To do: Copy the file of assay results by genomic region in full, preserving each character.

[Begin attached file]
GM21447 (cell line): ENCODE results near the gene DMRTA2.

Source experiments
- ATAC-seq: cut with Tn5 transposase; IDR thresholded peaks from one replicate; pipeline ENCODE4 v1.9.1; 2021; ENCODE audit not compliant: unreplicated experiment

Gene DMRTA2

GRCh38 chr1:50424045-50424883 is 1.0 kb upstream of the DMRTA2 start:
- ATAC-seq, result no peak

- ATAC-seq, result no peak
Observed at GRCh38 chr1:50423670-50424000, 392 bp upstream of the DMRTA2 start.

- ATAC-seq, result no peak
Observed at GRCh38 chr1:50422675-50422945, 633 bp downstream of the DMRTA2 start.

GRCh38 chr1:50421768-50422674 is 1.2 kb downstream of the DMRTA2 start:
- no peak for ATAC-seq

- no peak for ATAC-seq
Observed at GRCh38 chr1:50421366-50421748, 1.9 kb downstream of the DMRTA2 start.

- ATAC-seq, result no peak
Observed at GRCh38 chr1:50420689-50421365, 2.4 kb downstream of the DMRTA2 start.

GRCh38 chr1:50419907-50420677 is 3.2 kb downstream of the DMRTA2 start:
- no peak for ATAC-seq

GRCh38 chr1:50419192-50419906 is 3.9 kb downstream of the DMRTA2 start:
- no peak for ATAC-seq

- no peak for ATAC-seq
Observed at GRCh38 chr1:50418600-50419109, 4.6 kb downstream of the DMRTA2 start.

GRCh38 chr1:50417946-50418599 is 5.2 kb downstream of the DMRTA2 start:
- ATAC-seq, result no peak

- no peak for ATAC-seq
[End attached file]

GM21447 (cell line): ENCODE results near the gene DMRTA2.

Source experiments
- ATAC-seq: cut with Tn5 transposase; IDR thresholded peaks from one replicate; pipeline ENCODE4 v1.9.1; 2021; ENCODE audit not compliant: unreplicated experiment

Gene DMRTA2

GRCh38 chr1:50424045-50424883 is 1.0 kb upstream of the DMRTA2 start:
- ATAC-seq, result no peak

- ATAC-seq, result no peak
Observed at GRCh38 chr1:50423670-50424000, 392 bp upstream of the DMRTA2 start.

- ATAC-seq, result no peak
Observed at GRCh38 chr1:50422675-50422945, 633 bp downstream of the DMRTA2 start.

GRCh38 chr1:50421768-50422674 is 1.2 kb downstream of the DMRTA2 start:
- no peak for ATAC-seq

- no peak for ATAC-seq
Observed at GRCh38 chr1:50421366-50421748, 1.9 kb downstream of the DMRTA2 start.

- ATAC-seq, result no peak
Observed at GRCh38 chr1:50420689-50421365, 2.4 kb downstream of the DMRTA2 start.

GRCh38 chr1:50419907-50420677 is 3.2 kb downstream of the DMRTA2 start:
- no peak for ATAC-seq

GRCh38 chr1:50419192-50419906 is 3.9 kb downstream of the DMRTA2 start:
- no peak for ATAC-seq

- no peak for ATAC-seq
Observed at GRCh38 chr1:50418600-50419109, 4.6 kb downstream of the DMRTA2 start.

GRCh38 chr1:50417946-50418599 is 5.2 kb downstream of the DMRTA2 start:
- ATAC-seq, result no peak

- no peak for ATAC-seq